Opportunity and Hope
“You must not surrender. You may or may not get there, but just know that you’re qualified and hold on and hold out. We must never surrender…Keep hope alive.”
— Jesse Jackson, “Keep Hope Alive” speech at the Democratic National Convention (7/19/88)
I have a friend. Let’s call him X. He is one of my oldest and dearest friends and we are still very close.
X has struggled mightily with his decisions over the past few years. He used to have a great career and was happily married with 4 children. At least that’s how it seemed at the time.
15 years ago he owned his own mortgage brokerage business, made a ton of money, and lived in a palatial house. He also owned multiple investment properties. He was, by most accounts, living the dream and a true self-made success story.
One day, it all turned completely upside down. Quietly he had been struggling with a drug addiction and had been hiding it from his wife. He was also not quite as liquid as he had hoped. The housing market downturn did not help things. Neither did the costs and stress of raising four children. He sold off all of their properties, most at a loss. What should have been a perfect life wound up unraveling.
He and his wife lived separately a while and he tried to get his life in order. They eventually moved back in together and tried it again. He sold his business to substantially downsize his career and actively reduce his stress levels. They even moved to another part of the country for a fresh start. Nothing seemed to work and finally they called it quits. The divide between the two of them had become too much. He moved out, she kept the house and the kids stayed with her. Some days the kids don’t want anything to do with him. Those are the tough days.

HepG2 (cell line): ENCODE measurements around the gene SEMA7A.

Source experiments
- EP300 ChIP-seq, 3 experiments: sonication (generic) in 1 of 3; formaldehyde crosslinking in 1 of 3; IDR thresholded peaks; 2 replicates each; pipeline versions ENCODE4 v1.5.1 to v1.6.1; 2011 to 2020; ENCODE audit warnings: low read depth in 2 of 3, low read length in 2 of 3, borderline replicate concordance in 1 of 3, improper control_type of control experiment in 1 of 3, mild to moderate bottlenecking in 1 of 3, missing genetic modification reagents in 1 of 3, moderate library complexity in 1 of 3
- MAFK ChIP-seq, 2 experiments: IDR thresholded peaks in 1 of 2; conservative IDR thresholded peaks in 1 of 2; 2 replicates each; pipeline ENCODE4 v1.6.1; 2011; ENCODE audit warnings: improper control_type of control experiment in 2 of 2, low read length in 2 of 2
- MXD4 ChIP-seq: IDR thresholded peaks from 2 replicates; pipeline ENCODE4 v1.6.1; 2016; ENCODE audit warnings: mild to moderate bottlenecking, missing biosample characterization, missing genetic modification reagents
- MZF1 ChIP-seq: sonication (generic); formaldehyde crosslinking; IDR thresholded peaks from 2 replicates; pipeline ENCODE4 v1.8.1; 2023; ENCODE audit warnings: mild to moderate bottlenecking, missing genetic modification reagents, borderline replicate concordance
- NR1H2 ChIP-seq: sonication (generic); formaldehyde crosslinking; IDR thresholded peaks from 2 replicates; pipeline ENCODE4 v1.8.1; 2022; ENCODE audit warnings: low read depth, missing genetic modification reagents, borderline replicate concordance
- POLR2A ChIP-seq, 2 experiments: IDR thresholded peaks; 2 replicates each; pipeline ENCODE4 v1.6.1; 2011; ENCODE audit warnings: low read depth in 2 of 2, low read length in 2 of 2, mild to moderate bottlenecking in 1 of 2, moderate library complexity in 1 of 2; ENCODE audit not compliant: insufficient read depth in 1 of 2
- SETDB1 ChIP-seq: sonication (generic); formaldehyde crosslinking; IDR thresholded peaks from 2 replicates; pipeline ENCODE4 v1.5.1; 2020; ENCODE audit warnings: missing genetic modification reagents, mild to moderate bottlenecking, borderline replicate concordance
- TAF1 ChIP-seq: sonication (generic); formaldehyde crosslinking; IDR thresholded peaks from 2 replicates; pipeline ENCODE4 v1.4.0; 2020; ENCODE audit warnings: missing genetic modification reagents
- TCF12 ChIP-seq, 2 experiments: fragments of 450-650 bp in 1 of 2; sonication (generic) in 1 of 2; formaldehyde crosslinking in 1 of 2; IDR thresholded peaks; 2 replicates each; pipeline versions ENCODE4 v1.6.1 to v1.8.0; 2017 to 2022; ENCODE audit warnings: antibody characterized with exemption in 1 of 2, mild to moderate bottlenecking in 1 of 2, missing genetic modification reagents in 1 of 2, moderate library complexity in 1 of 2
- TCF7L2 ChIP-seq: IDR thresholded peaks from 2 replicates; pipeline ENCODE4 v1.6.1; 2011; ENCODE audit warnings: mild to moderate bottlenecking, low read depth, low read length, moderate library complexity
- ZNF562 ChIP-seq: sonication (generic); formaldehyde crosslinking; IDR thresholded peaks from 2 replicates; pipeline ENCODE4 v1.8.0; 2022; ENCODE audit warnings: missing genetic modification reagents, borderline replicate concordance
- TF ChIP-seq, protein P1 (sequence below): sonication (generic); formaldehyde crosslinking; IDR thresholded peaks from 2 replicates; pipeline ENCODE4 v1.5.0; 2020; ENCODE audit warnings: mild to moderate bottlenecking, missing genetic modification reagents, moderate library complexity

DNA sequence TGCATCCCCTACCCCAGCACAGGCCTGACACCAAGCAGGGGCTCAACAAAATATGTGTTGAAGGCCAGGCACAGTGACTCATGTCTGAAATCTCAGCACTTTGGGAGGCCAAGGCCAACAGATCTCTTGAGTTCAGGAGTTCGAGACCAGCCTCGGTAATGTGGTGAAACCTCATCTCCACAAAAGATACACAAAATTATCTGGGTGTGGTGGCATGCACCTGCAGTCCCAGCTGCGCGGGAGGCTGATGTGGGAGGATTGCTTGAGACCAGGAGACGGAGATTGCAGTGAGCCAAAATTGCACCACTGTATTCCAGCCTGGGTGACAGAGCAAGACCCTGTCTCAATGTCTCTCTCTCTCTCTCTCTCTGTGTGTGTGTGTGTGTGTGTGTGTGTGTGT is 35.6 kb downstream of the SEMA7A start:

The end, right? Not always…
These days he works in roofing. He is smart and has already risen to management. It’s a long ways away from his previous life but I admire him just as much if not more. He has had to swallow his pride many times while searching for jobs. The mortgage industry, once white-hot, is now very different than it was a decade and a half ago. He doesn’t seem to fit into it anymore nor does he wish to.
He and I stay in touch regularly. We text, email and even chat every so often. Sometimes it’s about sports, other times just family stuff. Some days he is upbeat, other days I can tell are tough. Sometimes I just wish I could just reach through the phone and put an arm around his shoulders. He needs it.
X stands for many things to me, but most importantly he is a link to another time and place when we were both young and full of endless optimism. He is as much a part of me and I am of him.
Most would say his story is a cautionary tale of losing site of what is most important in life. Perhaps. It’s easy to pass judgement on others when they are down; we are all very good at it. But life is grey, it’s never black and white.
His journey is one of the highest highs and the lowest lows, many of which were self-imposed. But he has not given up and he has always tried to keep moving forward.
Maybe this is an example of squandered opportunity. I prefer to think of it instead as simply opportunity. Opportunity to reinvent, opportunity to rebuild and opportunity to overcome while never giving up hope.